More than 400,000 Demand Progress members have urged their lawmakers to oppose the Internet Blacklist Bill.  Americans can email their Senators and Representatives and ask them to oppose S.968 by visiting: http://act.demandprogress.org/letter/pipa_letter/

Demand Progress is an online activism group with more than 500,000 members.  It works to promote civil liberties, civil rights, and other progressive causes.

Ten Strikes Bill – BEAT IT

To follow up on our previous post about the Ten Strikes Bill (S. 978), we are happy to report that over 150,000 Americans have spoken out against this legislation.  

Hundreds of videos in opposition to S.978 have emerged on YouTube in the days since Demand Progress first issued an alert about the bill. Demand Progress has edited many of the videos into a single video which explains S.978 and its likely ramifications. You can watch the video here:  

http://www.youtube.com/watch?v=IevBHt6IKX8&feature=player_embedded  

The “Ten Strikes” bill, the legislation would make it a felony to stream unlicensed content 10 times over the course of 180 days. Violators would serve up to five years in prison.

Double Standards! The U.S. on Domestic vs. Global Internet Policy

( – promoted by John Morgan)

Just this month, the United States signed on to a Human Rights Council statement praising freedom of expression on the Internet, along with forty other countries across the world. The purpose of the statement is to emphasize how integral modern-day communications technologies are for the promotion of basic human rights.  You would naturally expect the United States, leader of the free world, to be a signatory — but can the recent slew of restrictive legislation being pushed through Congress allow the U.S. to support a globally open Internet in good faith??  Let’s take a look at the inconsistencies:
  • The HRC statement says: “We consider Government-initiated closing down of the Internet, or major parts thereof, for purposes of suppressing free speech, to be in violation of freedom of expression. In addition, Governments should not mandate a more restrictive standard for intermediaries than is the case with traditional media regarding freedom of expression or hold intermediaries liable for content that they transmit or disseminate.”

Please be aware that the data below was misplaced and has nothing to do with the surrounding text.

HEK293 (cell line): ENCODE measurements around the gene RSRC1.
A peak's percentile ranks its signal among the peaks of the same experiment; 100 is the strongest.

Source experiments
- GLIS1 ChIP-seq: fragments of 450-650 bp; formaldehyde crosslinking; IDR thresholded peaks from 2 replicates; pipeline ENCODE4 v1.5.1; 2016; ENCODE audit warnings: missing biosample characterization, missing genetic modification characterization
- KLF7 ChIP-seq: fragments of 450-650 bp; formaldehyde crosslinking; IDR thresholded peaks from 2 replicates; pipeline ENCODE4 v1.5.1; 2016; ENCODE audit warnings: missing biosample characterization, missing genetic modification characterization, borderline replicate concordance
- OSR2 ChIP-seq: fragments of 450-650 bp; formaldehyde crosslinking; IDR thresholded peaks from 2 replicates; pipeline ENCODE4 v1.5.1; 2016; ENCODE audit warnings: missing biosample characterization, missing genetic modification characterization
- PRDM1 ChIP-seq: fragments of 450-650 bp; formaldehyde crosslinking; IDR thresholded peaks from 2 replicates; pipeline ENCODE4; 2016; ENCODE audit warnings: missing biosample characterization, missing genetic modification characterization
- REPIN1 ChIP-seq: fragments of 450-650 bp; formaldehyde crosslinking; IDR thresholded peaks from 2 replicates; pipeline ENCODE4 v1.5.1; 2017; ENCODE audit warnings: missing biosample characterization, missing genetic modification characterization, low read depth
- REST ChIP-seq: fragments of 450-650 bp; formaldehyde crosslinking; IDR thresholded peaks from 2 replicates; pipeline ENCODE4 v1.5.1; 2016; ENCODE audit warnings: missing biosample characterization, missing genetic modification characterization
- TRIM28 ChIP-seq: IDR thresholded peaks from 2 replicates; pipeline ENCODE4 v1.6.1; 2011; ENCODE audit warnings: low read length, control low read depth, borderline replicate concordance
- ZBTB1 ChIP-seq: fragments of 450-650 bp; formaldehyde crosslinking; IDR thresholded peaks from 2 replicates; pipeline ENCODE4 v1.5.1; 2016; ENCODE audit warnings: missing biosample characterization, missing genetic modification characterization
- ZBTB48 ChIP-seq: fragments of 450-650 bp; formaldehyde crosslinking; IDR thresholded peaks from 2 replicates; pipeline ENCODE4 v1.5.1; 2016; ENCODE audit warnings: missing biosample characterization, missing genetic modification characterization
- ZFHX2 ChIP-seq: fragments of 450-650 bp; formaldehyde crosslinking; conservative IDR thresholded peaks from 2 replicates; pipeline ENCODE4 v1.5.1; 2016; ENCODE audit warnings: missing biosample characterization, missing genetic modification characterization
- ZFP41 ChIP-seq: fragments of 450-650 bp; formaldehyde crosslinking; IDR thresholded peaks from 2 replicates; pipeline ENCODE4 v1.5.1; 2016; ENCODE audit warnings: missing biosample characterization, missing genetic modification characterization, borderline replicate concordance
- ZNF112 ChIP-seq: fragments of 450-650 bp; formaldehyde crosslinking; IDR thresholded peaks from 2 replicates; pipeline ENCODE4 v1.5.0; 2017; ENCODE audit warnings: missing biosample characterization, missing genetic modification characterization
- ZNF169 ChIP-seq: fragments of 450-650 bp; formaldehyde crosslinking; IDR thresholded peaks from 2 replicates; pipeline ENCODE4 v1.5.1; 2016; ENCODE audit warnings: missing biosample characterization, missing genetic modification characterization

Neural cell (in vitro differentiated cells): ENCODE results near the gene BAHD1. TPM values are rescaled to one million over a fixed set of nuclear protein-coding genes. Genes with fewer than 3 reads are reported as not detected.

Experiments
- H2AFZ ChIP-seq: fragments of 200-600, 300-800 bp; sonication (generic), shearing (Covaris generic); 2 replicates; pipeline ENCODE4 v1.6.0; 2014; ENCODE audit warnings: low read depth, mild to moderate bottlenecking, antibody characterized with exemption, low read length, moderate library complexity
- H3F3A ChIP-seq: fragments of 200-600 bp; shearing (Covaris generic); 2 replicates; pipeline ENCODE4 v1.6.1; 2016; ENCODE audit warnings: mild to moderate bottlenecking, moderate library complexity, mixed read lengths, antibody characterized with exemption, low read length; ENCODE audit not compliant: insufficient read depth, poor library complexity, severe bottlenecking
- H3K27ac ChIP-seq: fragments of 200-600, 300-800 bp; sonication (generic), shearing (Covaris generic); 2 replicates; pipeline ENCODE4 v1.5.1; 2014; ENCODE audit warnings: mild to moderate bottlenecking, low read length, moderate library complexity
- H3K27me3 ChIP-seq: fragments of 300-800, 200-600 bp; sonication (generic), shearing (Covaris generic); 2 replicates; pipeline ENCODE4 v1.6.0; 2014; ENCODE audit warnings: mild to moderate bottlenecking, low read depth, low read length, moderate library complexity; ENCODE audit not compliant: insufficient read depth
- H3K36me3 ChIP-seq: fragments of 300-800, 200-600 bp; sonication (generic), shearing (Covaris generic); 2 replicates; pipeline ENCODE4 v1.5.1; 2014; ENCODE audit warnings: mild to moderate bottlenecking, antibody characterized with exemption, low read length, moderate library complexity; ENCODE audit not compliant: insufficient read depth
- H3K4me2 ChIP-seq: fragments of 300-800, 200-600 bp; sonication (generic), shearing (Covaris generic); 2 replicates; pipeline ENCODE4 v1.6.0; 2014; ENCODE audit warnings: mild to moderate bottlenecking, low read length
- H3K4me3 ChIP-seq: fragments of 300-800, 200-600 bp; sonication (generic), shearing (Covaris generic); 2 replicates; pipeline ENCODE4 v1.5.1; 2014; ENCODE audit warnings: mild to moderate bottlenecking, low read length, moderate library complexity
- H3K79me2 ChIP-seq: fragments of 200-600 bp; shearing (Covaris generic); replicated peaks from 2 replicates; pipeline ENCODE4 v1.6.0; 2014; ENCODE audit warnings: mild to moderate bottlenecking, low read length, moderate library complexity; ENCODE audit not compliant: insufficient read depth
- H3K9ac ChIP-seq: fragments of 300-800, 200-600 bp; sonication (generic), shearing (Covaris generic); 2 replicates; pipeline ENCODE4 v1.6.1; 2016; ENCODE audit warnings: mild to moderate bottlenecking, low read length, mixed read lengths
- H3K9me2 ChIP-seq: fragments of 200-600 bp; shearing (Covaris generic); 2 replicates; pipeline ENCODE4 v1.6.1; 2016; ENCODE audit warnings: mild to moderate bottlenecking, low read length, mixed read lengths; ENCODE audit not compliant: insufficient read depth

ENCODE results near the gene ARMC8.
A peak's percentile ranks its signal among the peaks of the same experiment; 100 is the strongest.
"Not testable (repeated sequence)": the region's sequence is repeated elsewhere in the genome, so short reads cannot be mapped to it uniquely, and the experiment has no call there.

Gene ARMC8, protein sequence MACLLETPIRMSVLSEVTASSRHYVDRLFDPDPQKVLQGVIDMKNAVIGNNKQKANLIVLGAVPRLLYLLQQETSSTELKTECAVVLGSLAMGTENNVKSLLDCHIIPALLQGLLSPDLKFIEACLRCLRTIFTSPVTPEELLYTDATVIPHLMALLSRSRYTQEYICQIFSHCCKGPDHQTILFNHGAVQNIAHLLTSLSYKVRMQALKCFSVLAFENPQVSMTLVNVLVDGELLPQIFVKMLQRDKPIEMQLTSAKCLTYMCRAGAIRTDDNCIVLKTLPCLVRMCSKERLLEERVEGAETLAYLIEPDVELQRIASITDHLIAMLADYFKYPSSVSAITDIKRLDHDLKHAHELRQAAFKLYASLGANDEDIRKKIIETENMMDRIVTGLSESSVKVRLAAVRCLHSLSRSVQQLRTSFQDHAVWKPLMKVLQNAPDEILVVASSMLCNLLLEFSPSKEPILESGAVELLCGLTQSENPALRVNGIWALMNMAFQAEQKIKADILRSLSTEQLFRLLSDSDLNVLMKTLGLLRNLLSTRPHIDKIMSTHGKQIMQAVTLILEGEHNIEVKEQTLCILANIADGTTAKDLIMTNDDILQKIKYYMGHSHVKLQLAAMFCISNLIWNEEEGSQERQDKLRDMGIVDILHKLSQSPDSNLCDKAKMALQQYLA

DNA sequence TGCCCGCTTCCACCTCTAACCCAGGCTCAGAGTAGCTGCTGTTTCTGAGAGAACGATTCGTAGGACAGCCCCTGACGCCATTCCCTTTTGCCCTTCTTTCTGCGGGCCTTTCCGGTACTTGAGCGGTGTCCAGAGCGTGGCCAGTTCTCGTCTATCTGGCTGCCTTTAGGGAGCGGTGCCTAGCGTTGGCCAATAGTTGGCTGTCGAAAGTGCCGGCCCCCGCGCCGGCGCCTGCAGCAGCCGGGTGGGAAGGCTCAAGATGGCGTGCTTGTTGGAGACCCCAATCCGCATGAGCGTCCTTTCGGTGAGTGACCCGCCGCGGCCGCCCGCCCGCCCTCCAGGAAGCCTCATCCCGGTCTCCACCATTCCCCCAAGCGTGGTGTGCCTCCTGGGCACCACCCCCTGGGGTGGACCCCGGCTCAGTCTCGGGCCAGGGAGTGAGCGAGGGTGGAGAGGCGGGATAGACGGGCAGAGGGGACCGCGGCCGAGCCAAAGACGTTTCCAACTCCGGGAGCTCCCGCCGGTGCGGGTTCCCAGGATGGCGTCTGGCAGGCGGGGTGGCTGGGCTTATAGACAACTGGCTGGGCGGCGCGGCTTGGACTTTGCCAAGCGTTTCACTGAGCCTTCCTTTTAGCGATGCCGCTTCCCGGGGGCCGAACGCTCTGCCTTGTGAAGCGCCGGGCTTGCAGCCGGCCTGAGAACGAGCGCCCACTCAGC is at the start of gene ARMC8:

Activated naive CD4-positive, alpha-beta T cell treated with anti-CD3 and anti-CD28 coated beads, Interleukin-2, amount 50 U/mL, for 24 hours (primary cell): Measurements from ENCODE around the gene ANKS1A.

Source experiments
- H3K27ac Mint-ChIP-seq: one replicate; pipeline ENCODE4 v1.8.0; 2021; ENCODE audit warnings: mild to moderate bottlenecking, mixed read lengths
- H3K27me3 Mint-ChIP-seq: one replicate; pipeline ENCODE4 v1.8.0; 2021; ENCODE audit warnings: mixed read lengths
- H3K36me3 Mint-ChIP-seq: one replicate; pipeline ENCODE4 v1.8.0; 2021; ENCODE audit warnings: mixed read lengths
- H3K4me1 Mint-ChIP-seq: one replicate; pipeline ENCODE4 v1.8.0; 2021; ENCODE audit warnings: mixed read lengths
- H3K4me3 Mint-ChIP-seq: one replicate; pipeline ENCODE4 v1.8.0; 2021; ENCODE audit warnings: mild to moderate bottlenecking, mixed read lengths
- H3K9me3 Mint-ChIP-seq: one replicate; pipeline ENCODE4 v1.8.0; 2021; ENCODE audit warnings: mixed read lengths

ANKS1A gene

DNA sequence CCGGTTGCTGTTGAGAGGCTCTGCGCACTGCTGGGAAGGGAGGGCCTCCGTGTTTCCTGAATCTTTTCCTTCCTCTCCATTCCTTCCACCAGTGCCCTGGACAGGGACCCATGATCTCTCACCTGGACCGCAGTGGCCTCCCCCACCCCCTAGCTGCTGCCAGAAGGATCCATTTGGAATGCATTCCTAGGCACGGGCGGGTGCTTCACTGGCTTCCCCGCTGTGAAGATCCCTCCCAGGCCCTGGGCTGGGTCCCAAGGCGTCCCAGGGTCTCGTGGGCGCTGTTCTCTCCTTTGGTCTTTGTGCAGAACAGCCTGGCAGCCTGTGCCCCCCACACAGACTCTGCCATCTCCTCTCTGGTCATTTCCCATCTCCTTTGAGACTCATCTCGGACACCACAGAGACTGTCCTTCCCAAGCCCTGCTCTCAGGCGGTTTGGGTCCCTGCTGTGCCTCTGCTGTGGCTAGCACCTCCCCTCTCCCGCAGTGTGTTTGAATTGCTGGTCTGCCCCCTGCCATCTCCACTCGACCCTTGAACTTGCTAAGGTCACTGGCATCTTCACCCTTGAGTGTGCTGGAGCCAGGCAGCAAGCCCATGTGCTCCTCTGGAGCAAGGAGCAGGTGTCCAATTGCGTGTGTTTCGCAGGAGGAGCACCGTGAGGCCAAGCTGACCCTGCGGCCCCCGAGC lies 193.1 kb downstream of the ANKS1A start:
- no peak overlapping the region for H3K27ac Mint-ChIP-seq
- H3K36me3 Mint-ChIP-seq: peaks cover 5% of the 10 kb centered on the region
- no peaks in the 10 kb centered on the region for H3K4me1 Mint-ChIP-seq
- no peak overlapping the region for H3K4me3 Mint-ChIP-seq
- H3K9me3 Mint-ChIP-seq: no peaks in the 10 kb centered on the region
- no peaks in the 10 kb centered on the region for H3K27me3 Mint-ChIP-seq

• Yet, Senate Bill 978 — the "Ten Strikes Bill" — would make unlicensed online streaming (by corporations or individual Internet users) a felony punishable by 5 years in prison.

  • The HRC statement continues: “All users, including persons with disabilities, should have greatest possible access to Internet-based content, applications and services, whether or not they are offered free of charge. In this context, network neutrality and openness are important objectives. Cutting off users from access to the Internet is generally not a proportionate sanction.
  • Yet, Senate Bill 968 — the PROTECT IP Act or "Internet Blacklist Bill" — would give the government the power to force Internet service providers, search engines, and other "information location tools" to block users' access to sites that have been accused of copyright infringement.
  • HRC: “For us, one principle is very basic: The same rights that people have offline – freedom of expression, including the freedom to seek information, freedom of assembly and association, amongst others – must also be protected online.”
  • But the Obama administration is facilitating a "three strikes" style deal between Internet Service Providers and intellectual property rights holders to reduce bandwidth and restrict web access to certain sites for users who have been accused of copyright infringement.

If you can’t stand for such hypocrisy on the part of the US government, sign our petitions below:

You can read the full text of the HRC statement here, as well as the UN report on pro-Internet freedom being praised here.